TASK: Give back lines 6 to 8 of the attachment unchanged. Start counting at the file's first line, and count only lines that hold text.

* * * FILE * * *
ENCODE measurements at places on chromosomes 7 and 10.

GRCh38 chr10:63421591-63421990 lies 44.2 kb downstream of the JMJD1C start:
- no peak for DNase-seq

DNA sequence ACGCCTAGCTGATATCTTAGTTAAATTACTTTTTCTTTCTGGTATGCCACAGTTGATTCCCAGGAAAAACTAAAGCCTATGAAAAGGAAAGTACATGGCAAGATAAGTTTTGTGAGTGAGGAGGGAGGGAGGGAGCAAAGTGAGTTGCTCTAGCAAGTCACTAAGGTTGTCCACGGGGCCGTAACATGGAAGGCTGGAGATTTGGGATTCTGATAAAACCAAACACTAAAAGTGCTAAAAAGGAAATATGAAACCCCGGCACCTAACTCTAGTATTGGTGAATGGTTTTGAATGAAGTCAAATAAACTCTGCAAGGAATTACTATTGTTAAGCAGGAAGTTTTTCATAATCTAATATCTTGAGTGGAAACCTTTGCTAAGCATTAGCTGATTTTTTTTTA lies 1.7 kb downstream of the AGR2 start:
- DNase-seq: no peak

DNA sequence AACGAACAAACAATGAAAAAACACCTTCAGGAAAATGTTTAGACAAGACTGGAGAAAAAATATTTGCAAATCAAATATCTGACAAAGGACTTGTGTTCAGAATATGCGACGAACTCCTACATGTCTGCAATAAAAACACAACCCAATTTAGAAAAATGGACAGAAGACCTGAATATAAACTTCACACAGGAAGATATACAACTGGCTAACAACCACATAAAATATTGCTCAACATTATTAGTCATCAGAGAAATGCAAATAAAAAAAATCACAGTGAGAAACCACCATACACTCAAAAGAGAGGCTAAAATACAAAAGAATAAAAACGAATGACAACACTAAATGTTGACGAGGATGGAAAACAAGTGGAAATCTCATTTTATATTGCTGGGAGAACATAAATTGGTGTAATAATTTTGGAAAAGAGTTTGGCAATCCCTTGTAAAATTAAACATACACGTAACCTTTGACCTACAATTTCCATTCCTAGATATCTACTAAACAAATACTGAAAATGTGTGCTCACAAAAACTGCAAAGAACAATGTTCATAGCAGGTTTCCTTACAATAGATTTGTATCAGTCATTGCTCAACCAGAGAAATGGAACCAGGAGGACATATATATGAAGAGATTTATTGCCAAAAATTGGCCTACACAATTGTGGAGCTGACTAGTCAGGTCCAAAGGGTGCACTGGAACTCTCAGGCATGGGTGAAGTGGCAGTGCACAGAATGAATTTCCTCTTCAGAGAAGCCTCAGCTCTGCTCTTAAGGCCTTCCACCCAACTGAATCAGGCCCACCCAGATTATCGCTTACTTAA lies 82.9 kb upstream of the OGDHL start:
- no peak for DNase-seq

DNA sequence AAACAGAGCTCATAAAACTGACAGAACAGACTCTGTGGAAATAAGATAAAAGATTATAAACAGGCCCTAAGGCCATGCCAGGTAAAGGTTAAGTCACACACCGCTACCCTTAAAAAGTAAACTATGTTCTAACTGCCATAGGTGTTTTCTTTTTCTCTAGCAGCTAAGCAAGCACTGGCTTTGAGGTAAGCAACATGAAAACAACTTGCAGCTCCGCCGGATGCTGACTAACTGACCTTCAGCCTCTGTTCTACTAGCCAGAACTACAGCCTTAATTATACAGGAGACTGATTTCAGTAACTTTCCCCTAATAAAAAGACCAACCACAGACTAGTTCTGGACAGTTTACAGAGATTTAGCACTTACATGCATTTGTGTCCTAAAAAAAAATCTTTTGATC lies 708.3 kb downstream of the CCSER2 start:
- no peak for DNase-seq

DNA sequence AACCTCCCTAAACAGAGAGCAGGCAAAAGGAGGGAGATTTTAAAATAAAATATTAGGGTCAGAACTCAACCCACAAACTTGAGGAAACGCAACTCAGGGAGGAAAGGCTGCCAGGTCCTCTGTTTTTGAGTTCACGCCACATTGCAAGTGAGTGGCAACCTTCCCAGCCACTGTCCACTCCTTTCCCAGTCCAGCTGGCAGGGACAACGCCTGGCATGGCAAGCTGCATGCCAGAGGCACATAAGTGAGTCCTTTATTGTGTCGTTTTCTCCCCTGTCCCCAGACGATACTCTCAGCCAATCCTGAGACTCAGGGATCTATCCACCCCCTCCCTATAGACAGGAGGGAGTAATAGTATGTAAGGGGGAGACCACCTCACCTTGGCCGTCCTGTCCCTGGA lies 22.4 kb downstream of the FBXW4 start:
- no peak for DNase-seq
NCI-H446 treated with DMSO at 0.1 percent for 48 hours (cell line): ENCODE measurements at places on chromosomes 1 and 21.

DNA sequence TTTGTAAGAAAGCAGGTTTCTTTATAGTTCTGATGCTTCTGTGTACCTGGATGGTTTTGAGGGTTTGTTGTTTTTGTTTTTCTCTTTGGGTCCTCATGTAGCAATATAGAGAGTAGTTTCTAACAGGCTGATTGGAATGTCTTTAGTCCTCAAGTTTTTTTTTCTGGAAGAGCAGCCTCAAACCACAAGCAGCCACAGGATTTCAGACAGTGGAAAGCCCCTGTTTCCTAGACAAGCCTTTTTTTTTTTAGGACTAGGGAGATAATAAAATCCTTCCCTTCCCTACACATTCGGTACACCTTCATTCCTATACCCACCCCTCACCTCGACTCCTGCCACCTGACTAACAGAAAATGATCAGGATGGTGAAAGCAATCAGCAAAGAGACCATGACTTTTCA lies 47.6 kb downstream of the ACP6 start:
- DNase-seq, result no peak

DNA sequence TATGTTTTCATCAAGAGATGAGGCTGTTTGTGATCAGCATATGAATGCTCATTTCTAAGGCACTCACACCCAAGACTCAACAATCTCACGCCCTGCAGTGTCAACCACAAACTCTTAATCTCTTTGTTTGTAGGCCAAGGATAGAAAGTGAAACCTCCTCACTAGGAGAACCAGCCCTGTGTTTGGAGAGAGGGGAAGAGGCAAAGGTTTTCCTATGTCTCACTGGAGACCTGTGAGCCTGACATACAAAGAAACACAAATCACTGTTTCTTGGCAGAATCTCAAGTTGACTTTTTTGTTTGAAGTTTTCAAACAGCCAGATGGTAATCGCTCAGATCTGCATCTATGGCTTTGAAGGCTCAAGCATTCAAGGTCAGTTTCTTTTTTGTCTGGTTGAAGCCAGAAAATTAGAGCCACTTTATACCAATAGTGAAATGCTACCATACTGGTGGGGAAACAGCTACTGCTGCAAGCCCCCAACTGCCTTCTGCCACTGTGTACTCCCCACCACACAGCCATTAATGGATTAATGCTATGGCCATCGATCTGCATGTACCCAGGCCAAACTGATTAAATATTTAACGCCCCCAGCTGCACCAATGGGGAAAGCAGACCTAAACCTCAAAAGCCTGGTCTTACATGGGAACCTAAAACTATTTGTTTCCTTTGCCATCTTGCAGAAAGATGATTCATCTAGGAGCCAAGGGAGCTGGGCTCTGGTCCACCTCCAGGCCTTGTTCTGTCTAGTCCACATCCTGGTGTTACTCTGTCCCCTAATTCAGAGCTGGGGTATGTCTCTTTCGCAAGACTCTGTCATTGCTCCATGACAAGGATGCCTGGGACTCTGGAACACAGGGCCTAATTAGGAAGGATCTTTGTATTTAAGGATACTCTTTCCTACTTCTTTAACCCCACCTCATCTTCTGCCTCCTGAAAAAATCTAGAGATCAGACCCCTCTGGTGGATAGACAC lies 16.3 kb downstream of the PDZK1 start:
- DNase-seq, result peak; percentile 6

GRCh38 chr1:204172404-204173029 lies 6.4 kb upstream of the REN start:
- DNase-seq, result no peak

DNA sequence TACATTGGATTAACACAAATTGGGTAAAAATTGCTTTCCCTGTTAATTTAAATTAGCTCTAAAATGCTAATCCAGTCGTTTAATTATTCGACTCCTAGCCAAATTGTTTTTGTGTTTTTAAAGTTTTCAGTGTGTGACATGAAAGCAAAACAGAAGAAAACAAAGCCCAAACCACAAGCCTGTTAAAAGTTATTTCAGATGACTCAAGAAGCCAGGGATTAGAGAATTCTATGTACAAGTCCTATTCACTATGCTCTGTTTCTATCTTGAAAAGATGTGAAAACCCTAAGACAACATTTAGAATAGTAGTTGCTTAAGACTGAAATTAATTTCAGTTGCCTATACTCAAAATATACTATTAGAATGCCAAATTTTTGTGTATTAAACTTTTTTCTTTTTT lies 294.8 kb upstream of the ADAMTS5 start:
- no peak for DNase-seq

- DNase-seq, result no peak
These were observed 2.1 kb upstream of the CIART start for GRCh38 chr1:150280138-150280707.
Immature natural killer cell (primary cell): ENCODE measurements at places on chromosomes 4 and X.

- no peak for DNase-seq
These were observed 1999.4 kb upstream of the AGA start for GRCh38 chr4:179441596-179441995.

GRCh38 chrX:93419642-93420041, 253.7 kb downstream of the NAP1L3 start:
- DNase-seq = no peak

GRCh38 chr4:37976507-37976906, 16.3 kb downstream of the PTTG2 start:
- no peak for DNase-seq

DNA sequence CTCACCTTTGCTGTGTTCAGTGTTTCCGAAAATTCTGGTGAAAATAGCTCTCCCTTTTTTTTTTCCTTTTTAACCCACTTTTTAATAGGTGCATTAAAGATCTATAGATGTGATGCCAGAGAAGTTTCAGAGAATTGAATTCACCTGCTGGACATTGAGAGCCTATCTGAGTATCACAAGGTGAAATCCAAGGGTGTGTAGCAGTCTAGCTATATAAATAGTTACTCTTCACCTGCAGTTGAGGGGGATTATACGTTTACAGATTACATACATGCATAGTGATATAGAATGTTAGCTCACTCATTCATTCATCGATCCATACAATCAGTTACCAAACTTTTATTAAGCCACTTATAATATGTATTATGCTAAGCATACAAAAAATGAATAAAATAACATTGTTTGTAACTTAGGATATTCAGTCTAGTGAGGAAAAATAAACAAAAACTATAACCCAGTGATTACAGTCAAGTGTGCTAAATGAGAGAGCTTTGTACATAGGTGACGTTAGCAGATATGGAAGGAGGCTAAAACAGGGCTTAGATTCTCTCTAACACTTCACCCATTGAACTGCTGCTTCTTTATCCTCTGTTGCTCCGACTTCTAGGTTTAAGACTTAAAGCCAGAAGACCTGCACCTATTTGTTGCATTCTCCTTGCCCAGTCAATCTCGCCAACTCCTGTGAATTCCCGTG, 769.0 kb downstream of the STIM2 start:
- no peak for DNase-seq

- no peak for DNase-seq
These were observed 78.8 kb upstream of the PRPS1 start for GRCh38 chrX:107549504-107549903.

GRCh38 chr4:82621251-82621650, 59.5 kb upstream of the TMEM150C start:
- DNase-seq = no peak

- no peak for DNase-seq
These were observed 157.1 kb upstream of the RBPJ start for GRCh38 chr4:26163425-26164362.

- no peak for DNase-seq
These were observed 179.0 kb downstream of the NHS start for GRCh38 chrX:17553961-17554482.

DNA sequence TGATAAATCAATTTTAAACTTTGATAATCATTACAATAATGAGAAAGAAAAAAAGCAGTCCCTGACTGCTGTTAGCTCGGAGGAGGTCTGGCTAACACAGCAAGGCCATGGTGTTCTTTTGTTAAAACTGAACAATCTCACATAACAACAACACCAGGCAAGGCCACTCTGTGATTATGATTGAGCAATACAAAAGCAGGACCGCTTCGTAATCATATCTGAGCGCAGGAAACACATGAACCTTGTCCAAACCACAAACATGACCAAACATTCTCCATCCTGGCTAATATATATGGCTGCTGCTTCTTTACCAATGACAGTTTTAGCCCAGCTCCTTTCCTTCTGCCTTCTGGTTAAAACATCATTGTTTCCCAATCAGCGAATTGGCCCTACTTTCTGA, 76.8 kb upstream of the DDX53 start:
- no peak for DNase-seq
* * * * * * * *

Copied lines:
DNA sequence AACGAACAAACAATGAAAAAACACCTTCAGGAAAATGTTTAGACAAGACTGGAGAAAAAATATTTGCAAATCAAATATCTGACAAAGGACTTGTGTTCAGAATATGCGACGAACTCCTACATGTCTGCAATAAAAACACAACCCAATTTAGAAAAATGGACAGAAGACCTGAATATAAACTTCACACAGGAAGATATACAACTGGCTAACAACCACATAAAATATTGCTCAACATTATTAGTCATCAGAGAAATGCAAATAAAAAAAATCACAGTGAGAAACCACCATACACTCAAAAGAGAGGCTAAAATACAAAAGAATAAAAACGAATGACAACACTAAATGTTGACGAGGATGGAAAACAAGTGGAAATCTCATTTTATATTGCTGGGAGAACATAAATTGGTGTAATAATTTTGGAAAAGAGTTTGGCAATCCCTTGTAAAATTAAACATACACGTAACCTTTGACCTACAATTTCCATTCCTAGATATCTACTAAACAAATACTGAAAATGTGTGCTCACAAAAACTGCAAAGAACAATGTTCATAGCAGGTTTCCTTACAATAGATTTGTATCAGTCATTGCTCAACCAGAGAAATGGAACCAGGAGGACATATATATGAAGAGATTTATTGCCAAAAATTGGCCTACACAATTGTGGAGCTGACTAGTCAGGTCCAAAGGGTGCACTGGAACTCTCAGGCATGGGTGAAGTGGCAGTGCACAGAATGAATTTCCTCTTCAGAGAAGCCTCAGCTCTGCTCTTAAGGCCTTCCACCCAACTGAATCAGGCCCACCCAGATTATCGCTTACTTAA lies 82.9 kb upstream of the OGDHL start:
- no peak for DNase-seq

DNA sequence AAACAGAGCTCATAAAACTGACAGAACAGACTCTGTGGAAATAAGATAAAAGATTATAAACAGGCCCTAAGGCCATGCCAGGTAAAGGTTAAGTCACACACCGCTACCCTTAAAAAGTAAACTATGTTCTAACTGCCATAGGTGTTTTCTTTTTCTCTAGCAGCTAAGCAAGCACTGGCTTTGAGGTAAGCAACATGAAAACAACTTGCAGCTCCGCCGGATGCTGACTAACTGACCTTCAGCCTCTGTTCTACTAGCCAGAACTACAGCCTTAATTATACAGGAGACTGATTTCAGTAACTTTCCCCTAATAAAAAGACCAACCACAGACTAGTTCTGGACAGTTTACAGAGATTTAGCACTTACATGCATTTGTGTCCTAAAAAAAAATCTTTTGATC lies 708.3 kb downstream of the CCSER2 start: